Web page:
What Big Teeth You Have!
How to care for your pet’s teeth
Column by Alice Clark RVN Photography by Andrew Pons
There is nothing worse than having to recoil from your pet’s cute little face because you cannot stand their bad breath.
Studies have found that 70 per cent of cats and 80 per cent of dogs suffer from dental disease by the age of three, which means the condition is something that we see on a daily basis in veterinary practice. Having just completed ‘dental month’ in practice, pet dental care has been somewhat of a hot topic (between discussions and impromptu a cappella performances of Beauty and the Beast with colleagues).
Checking your pet’s mouth thoroughly can be difficult if the patient is less than willing (even for those more practiced in animal wrangling), so it is important to look out for other signs and symptoms such as:
- Halitosis (bad breath) and/or drooling
- Blood spots on toys
- Reluctance to eat certain foods, or dropping pieces of food whilst eating
- Red gums
- Sneezing and/or abnormal discharge from the nose
- Swelling around the jawline or below the eyes
- Not wanting their head to be touched or stroked
At the first sign of any of these symptoms or any unusual behavior from your pet, it is always best to book them in for a health check by your vet. If left untreated, dental disease can cause a host of nasty complications, including an increased risk of heart, liver and kidney disease. Carrying out some basic dental care at home is vital in maintaining your pet’s dental health, however with a plethora of pet dental products on the market, choosing the right ones for your furry friend can be a real mission.
Brushing your dog’s teeth is the absolute gold standard (this is usually impossible do to with cats). There’s a reason we brush our teeth to keep them clean and the same goes for animals too! Bacteria – along with food, saliva and other tiny particles – forms plaque, which coats the surface of the teeth. In turn, saliva hardens the plaque into tartar, which is firmly attached to the teeth, making it difficult to remove and once it gets under the gum line, it damages the surrounding tissues of the teeth.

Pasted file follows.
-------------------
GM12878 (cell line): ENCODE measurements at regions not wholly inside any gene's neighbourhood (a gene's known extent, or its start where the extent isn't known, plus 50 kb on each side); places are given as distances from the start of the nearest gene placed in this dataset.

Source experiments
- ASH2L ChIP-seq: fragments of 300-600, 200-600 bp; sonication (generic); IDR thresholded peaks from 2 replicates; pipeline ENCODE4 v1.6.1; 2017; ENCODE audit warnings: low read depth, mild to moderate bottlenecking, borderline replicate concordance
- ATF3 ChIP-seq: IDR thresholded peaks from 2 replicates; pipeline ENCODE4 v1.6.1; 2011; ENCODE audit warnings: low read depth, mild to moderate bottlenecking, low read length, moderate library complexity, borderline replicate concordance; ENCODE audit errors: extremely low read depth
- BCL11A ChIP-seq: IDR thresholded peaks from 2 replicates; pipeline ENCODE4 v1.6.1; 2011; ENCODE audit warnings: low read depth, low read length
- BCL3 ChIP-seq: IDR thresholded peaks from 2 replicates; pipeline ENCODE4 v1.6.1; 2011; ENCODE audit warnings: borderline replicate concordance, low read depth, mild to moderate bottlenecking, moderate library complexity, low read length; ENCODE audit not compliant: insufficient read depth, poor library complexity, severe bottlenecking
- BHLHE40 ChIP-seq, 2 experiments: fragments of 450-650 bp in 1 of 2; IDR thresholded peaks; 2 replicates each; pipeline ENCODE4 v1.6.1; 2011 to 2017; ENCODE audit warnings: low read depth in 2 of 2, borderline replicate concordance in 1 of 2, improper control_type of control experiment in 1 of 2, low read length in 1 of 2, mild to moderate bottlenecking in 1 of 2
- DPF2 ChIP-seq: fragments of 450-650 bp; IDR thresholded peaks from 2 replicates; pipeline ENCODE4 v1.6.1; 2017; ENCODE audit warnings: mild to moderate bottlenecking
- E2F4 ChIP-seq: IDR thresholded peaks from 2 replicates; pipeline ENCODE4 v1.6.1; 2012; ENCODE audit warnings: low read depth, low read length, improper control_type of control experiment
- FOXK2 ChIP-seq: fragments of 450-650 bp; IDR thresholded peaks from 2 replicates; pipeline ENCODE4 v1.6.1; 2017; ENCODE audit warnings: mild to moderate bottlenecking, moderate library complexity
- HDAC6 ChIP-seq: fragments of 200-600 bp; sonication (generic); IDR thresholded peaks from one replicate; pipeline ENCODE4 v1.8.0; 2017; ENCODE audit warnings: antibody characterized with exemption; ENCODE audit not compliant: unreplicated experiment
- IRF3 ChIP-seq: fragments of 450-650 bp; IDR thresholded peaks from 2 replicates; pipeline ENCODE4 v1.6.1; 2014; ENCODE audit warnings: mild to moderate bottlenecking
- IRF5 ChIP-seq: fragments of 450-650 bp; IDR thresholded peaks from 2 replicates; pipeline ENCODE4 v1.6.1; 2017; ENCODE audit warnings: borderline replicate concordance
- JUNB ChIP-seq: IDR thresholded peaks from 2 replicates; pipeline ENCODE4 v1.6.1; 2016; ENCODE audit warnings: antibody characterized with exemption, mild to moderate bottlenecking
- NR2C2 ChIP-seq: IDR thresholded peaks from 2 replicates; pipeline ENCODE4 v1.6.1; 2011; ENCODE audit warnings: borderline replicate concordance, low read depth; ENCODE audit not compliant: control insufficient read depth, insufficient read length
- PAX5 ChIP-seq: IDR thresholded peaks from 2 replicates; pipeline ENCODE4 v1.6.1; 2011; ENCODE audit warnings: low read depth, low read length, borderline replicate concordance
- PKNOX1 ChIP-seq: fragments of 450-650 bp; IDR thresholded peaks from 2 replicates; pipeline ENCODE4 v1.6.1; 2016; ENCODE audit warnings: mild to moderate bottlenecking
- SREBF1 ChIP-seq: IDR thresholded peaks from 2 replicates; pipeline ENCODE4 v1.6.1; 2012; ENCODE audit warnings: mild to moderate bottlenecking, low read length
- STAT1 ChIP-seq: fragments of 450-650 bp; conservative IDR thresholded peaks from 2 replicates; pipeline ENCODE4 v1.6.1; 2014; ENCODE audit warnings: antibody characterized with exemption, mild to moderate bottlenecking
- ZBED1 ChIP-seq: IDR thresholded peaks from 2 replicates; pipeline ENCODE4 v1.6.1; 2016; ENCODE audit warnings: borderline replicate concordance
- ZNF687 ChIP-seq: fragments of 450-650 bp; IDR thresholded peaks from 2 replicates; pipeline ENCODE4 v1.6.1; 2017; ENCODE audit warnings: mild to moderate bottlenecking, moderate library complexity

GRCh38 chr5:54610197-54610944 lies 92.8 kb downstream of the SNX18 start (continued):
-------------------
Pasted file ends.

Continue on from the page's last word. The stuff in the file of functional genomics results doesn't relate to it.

Whilst daily brushing is the best way to prevent tartar build up, it can be a challenging and slow process getting your pet to a stage where they allow you to fiddle around their mouths.
Ensure you only use specially formulated pet toothpaste (which are usually a delicious poultry flavor), as human toothpastes can be dangerous for animals (we spit it out, remember). Use a tiny amount as a treat to begin with, and then build up to gently rubbing their gums, before attempting to use a toothbrush.
Top tip: make sure you keep your dog’s toothbrush away from yours – I’ve known of people making the mistake and wondering why their toothbrush tastes meaty!
Dental diets are uniquely formulated to provide a balanced, complete diet, as well as helping to clean your pet’s teeth. There are a few dental diets on the market, which you can ask your vet about, for both dogs and cats. The size and texture of the biscuits encourage your pet to crunch them, cleaning the surface of their teeth as they eat. If only chocolate Hobnobs had the same effect when I ate them…
Dental chews are great for dogs that enjoy chewing, although most are hugely calorific, so take care not to feed them too regularly or ensure you cut down your pet’s daily meal ration if you do. Your effort will be in vein if your dog has pearly white teeth but is morbidly obese.
Dental care supplements such as gels, powders, rinses and water additives are other options to consider for toothbrush phobic pets or as an addition to brushing. Some supplements contain antibacterial solutions whilst others are made up of ingredients to prevent the build up of, or soften any plaque and tartar before it can coat the teeth.
Many veterinary practices offer free dental checks with nurses, so be sure to ask your vet about dental care when you take your pet for their annual health check. If your pet does need a dental procedure, this will be carried out under a general anaesthetic, which means that a thorough teeth clean can prove pricey. Prevention is key.
One of my crazy furry family members Otis, the (slightly socially challenged) Poodle, had 11 teeth removed during a dental last year – a big wake up call for me. Practice what you preach and all that!